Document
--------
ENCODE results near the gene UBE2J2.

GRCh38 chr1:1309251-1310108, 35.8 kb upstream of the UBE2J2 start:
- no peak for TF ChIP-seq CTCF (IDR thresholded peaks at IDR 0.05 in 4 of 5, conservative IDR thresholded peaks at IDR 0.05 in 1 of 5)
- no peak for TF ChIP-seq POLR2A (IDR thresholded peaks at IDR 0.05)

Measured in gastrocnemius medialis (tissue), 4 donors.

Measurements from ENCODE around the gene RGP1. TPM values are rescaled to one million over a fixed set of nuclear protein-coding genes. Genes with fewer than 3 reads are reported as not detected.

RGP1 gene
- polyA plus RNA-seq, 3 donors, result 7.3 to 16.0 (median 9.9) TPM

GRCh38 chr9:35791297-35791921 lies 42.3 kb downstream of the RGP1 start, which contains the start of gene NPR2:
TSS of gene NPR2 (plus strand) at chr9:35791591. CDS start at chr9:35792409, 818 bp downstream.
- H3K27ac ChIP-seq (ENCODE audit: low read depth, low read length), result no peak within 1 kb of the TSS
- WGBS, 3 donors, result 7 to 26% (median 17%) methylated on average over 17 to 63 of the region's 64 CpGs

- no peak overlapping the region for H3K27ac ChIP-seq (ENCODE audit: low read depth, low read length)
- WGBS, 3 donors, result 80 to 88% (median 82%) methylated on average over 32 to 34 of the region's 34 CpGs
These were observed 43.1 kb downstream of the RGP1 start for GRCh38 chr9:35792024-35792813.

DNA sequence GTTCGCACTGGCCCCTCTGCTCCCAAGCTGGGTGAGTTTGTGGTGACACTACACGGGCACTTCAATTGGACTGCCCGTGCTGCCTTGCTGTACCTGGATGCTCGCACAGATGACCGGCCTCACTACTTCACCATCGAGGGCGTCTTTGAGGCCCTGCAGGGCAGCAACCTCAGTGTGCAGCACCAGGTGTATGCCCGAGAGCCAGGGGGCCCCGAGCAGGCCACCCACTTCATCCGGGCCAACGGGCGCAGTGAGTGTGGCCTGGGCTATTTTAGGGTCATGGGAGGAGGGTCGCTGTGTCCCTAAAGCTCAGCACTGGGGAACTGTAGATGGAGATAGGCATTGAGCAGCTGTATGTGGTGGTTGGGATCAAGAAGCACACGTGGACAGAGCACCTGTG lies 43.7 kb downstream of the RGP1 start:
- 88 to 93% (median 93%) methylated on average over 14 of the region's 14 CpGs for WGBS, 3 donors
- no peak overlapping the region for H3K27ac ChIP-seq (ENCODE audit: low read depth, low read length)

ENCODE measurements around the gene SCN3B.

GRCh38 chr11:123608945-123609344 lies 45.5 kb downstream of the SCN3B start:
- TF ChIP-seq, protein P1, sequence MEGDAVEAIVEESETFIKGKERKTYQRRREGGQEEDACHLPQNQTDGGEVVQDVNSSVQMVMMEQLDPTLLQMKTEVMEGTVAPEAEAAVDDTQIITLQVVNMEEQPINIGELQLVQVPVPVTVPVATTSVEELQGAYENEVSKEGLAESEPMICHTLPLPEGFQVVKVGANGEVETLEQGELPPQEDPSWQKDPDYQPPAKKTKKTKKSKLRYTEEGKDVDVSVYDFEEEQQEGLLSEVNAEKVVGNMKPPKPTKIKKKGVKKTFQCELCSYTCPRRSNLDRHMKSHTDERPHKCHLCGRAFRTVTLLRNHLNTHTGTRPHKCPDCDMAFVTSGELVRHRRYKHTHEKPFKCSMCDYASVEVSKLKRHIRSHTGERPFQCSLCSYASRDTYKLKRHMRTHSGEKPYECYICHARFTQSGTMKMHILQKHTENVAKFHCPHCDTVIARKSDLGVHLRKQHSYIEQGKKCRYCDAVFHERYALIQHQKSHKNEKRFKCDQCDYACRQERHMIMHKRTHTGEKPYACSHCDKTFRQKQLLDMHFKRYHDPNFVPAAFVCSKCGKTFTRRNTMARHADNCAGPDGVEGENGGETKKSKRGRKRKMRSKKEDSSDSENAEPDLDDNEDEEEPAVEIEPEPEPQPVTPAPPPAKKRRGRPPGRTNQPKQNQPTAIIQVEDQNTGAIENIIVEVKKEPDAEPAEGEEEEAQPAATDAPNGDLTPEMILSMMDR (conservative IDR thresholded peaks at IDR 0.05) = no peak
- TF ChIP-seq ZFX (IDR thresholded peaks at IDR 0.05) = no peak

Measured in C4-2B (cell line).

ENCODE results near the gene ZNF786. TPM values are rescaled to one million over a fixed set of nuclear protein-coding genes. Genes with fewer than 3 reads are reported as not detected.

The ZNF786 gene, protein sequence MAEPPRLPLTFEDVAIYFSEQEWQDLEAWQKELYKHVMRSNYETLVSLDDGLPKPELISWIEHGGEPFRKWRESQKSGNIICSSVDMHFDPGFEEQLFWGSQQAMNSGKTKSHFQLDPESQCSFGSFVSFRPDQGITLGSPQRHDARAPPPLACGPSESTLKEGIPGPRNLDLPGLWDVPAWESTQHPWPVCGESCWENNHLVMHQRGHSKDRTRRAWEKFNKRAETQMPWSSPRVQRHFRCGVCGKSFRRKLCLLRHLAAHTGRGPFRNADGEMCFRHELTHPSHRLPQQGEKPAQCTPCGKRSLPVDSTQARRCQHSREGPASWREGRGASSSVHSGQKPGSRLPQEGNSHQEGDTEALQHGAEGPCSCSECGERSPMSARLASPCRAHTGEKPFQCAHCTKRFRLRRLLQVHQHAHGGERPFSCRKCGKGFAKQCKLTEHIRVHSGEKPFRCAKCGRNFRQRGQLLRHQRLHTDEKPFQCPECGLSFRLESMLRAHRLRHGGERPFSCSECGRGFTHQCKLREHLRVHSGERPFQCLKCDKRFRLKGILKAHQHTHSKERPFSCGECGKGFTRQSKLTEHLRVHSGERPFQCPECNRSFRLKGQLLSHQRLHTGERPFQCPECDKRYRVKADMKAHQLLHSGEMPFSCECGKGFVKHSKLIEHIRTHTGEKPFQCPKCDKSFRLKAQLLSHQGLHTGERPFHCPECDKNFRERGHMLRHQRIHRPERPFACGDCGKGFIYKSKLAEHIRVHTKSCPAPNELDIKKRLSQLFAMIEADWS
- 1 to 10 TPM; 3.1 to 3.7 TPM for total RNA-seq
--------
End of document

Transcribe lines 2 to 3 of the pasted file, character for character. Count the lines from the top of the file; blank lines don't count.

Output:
GRCh38 chr1:1309251-1310108, 35.8 kb upstream of the UBE2J2 start:
- no peak for TF ChIP-seq CTCF (IDR thresholded peaks at IDR 0.05 in 4 of 5, conservative IDR thresholded peaks at IDR 0.05 in 1 of 5)